Personal Wealth Management / Economics

The UK’s Limited Reopening Limited May GDP

Despite missing expectations, May’s modest UK GDP growth seems consistent with that month’s very limited reopening.

The UK released monthly GDP results (gross domestic product, a government-produced estimate of economic growth) for May on Tuesday, giving the first official look at how the broader British economy benefitted from the gradual reopening that began in the month. The results—1.8% month-over-month growth—missed forecasters’ expectations for 5.5%.[i] In our review of financial media, the common reaction was disappointment and worry that renewed lockdowns will derail an already feeble recovery.[ii] Our perspective is rather different. For one, given this unprecedented situation, analysts’ expectations were always guesswork. In the US, for example, financial outlets and government and private research outfits alike have hugely varying expectations for Q2 GDP that range from -5% annualised to -67%.[iii] (Annualised refers to the effective annual growth rate if the quarter-over-quarter rate repeated for an entire year.) Two, upon closer review of the details underlying the headline results, we think modest GDP growth seems consistent with May’s limited reopening.

As in other countries, the UK’s reopening wasn’t universal or all at once. England has reopened more quickly than Scotland, Wales and Northern Ireland. But even within England, May’s reopenings largely covered factories and offices. Amongst retailers, only garden centres reopened in May, and that happened mid-month. All other non-essential retailers didn’t get the green light until mid-June, and most personal services and restaurants weren’t allowed to reopen until early July. Some, namely estheticians and other beauty providers, still aren’t open. Considering UK GDP is about 80% services, a material recovery was always likely to depend on a more complete High Street reopening.[iv]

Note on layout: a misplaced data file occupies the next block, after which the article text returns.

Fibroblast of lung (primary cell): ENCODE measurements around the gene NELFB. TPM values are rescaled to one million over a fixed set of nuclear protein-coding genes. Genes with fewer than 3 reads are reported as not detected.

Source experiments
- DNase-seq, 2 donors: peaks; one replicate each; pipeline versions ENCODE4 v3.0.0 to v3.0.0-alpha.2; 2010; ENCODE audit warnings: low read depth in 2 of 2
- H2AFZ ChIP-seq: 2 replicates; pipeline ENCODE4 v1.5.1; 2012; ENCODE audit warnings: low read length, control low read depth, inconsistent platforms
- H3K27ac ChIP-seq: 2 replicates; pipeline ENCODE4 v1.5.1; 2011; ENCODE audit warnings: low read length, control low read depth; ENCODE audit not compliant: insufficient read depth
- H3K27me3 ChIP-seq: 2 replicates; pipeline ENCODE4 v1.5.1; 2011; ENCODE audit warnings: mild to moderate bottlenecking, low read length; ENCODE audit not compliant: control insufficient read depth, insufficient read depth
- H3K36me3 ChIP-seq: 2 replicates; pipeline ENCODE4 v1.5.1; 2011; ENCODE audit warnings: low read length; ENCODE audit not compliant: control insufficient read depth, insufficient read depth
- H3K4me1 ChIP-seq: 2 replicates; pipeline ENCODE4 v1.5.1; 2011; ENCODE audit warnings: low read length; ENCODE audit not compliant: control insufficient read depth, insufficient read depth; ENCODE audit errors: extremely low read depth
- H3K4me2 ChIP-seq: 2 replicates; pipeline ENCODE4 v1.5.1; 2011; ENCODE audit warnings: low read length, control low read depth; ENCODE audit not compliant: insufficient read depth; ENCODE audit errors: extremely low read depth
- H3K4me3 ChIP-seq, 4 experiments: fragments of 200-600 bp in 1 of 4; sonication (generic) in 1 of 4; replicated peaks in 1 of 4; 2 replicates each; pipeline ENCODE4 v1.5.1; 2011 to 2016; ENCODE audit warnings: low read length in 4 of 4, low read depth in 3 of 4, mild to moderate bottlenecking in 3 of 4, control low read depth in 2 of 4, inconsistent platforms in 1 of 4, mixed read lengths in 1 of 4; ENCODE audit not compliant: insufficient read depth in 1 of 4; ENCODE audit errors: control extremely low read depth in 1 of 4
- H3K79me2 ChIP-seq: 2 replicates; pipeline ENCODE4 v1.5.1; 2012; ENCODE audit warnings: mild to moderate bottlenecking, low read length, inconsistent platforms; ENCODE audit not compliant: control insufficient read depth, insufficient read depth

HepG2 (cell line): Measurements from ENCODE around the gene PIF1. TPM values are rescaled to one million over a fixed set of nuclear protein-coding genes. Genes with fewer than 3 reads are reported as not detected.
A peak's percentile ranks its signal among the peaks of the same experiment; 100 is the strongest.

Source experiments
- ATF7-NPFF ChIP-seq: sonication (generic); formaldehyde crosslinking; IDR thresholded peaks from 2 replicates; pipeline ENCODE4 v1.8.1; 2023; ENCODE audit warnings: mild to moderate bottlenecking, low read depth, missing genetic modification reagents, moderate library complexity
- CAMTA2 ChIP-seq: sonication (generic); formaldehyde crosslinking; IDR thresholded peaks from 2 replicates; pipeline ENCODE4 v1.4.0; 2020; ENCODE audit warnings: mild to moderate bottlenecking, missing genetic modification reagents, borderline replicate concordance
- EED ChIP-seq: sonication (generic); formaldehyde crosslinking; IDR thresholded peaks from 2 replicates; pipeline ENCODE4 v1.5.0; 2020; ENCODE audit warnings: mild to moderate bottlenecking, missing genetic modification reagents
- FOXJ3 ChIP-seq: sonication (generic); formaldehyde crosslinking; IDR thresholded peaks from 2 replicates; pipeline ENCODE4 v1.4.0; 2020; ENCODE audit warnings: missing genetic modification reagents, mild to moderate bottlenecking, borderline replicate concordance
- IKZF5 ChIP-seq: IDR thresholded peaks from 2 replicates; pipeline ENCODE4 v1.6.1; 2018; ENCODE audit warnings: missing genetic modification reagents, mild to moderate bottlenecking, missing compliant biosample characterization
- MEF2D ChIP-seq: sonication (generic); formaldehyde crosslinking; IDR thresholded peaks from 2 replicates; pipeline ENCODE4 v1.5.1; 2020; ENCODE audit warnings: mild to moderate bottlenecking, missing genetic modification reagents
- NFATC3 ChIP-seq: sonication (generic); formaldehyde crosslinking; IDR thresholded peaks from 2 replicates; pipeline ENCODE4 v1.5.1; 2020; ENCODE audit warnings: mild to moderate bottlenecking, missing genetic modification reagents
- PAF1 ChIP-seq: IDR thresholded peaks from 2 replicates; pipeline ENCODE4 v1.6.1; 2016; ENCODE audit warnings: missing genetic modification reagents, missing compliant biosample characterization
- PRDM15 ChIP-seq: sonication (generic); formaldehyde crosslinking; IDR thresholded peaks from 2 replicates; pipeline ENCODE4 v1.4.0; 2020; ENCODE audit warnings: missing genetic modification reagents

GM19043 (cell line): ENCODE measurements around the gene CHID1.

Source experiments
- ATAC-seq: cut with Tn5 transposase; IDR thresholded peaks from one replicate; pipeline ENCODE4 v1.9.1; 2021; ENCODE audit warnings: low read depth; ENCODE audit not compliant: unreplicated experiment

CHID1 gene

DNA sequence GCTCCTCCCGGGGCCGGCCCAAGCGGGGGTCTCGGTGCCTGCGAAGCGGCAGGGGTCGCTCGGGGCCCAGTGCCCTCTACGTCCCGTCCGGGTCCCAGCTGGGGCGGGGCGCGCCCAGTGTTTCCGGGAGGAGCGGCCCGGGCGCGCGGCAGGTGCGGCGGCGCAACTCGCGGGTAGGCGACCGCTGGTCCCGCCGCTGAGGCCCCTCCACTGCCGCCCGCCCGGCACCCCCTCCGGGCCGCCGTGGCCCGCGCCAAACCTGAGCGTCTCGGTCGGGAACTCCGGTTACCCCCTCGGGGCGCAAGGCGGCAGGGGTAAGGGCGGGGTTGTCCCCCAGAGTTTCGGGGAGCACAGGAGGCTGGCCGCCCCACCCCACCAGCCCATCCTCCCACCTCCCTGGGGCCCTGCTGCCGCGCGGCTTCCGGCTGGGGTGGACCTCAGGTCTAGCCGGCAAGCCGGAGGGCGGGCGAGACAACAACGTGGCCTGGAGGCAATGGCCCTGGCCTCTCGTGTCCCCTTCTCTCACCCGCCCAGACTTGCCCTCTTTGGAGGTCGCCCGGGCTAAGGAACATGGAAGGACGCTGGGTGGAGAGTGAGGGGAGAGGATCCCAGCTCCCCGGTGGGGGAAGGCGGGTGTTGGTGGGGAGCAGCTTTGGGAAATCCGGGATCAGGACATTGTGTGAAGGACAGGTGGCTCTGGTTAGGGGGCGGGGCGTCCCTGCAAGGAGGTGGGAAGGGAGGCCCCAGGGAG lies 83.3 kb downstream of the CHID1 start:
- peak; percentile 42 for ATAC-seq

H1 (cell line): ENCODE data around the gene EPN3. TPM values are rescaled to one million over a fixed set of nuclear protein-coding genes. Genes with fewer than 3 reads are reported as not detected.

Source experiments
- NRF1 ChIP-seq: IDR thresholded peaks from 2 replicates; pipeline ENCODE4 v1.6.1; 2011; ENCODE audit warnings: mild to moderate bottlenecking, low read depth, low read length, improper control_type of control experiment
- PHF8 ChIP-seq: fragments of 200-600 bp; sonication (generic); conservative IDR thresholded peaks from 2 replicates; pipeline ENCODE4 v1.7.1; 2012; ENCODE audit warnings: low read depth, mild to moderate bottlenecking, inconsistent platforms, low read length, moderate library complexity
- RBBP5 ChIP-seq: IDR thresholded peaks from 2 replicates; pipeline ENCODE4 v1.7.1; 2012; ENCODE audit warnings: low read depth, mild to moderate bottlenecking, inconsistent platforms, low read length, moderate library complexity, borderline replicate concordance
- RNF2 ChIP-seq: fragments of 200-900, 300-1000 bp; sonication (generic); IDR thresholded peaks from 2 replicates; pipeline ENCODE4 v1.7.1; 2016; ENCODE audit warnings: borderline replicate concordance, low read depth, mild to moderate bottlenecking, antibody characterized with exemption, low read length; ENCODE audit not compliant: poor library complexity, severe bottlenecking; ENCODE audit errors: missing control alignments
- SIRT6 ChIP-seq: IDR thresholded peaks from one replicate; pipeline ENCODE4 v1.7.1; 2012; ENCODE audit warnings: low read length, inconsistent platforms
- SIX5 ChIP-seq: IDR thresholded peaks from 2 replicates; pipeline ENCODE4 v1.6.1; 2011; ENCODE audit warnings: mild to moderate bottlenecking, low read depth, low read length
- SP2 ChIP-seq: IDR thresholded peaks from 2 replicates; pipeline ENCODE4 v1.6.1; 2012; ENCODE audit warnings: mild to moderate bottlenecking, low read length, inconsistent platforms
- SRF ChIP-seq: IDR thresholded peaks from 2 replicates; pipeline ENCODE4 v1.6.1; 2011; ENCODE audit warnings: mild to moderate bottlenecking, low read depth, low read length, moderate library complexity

GDP’s categorical breakdown demonstrates this, in our view. The heavy industry component, which includes manufacturing and mining (primarily oil drilling), grew 6.0% m/m.[v] Looking at heavy industry’s subsectors, manufacturing output jumped 8.4%, whilst mining notched a 5.0% rise.[vi] That meshes well with factories’ May reopening. But services grew just 0.9% m/m, which is more stabilisation at a low level than actual growth, in our view.[vii] It is also what we would expect given the very limited scope of reopened businesses. Even those who returned to office life had very limited options to shop or dine out after hours.

Given England’s reopening timetable, we suspect June’s GDP results will be better—but not necessarily robust, considering retailers didn’t return until mid-month and personal services were still shut. July’s results, which won’t be released until September, will be the first to register everything that has reopened thus far. Even then, they won’t represent the whole country, given Scotland and Wales’ slower paths. So keep an eye on them, but we suggest refraining from drawing big conclusions about the UK’s economic potential—and whatever they show, remember equities typically look forward—to future economic conditions—not backward.

[i] Source: FactSet, as of 14/7/2020.

[ii] Source: Office for National Statistics, as of 14/7/2020.

[iii] Source: FactSet, as of 14/7/2020. High and low estimates of US GDP from 29 analysts polled between 12 June and 12 July.

[iv] Ibid.

[v] Ibid.

[vi] Ibid.

[vii] Ibid.

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